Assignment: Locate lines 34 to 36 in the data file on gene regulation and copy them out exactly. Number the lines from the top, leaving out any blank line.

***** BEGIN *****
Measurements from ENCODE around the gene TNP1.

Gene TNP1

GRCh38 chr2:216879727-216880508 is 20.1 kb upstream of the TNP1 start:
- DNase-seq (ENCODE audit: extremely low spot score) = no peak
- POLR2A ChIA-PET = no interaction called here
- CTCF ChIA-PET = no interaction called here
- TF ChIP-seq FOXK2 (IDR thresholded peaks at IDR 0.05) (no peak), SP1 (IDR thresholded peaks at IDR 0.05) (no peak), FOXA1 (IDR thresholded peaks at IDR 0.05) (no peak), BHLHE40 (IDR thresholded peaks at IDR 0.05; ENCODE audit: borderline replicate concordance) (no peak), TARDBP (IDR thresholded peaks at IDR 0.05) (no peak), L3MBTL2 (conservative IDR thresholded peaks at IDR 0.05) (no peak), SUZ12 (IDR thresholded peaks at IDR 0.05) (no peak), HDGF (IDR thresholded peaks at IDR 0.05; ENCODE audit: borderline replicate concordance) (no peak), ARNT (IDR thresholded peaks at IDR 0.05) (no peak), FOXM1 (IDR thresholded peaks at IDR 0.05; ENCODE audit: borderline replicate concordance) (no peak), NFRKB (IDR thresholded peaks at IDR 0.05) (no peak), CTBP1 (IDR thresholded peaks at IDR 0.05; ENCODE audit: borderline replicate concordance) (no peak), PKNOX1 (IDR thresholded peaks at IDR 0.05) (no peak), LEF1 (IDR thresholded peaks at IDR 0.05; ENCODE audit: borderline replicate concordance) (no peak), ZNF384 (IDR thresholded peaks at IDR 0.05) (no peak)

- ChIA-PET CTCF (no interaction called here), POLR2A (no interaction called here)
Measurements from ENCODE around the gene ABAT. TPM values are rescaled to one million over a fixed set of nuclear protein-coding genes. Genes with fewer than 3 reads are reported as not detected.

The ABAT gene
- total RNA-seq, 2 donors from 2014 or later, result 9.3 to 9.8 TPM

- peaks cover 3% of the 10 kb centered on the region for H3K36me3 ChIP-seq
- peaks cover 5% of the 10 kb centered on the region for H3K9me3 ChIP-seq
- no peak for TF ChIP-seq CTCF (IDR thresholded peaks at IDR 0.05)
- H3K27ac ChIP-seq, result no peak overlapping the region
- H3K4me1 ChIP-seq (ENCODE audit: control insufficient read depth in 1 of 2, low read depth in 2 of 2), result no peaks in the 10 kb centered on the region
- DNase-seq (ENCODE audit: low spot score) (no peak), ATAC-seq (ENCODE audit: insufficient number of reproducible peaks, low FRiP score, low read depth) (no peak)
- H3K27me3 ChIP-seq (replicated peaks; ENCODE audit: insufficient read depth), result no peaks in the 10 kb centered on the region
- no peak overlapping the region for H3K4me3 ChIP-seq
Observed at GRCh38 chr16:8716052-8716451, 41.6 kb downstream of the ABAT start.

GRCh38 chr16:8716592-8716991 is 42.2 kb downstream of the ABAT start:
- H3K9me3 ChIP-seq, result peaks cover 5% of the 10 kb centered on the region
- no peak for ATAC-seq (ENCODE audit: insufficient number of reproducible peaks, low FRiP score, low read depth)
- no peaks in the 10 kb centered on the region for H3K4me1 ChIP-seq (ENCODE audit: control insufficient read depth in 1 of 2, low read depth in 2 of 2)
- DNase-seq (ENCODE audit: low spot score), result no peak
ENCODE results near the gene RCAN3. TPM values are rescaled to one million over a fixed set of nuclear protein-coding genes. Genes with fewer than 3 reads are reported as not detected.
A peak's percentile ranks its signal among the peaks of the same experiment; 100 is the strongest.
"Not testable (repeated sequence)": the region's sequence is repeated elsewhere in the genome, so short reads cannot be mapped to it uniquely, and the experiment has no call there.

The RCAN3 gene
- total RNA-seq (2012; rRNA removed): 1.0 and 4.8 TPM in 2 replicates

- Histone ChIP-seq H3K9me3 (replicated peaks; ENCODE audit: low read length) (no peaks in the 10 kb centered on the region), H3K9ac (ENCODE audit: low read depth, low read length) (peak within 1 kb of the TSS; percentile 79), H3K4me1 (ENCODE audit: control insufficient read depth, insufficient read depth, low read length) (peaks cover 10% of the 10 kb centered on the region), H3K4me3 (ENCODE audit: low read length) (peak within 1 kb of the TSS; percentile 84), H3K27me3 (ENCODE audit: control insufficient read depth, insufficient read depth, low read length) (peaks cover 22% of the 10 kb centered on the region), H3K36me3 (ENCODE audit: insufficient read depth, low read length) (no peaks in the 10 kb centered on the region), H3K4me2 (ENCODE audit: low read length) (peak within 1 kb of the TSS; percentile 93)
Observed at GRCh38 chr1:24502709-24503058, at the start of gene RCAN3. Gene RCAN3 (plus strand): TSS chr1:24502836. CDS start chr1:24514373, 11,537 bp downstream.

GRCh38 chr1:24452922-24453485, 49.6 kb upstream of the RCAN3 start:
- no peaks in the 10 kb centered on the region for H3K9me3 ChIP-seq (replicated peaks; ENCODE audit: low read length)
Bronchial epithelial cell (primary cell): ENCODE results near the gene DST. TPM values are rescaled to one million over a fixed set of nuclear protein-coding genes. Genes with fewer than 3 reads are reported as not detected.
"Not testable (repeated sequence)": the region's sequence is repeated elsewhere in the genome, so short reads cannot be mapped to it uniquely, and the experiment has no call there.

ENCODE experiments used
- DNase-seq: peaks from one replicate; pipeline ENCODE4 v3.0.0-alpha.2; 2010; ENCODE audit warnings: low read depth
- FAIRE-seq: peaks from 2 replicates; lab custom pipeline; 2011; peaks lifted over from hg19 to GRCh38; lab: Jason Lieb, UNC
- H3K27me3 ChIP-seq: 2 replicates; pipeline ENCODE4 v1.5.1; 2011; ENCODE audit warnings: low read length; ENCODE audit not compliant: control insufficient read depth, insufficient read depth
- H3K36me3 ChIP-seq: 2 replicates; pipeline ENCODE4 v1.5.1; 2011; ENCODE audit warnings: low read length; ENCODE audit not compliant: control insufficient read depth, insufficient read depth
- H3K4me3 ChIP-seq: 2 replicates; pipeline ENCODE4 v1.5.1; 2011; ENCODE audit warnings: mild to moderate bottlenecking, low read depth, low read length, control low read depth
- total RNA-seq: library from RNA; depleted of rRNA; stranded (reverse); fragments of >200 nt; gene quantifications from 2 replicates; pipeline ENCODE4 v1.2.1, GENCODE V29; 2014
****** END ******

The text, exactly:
- no peaks in the 10 kb centered on the region for H3K9me3 ChIP-seq (replicated peaks; ENCODE audit: low read length)
Bronchial epithelial cell (primary cell): ENCODE results near the gene DST. TPM values are rescaled to one million over a fixed set of nuclear protein-coding genes. Genes with fewer than 3 reads are reported as not detected.
"Not testable (repeated sequence)": the region's sequence is repeated elsewhere in the genome, so short reads cannot be mapped to it uniquely, and the experiment has no call there.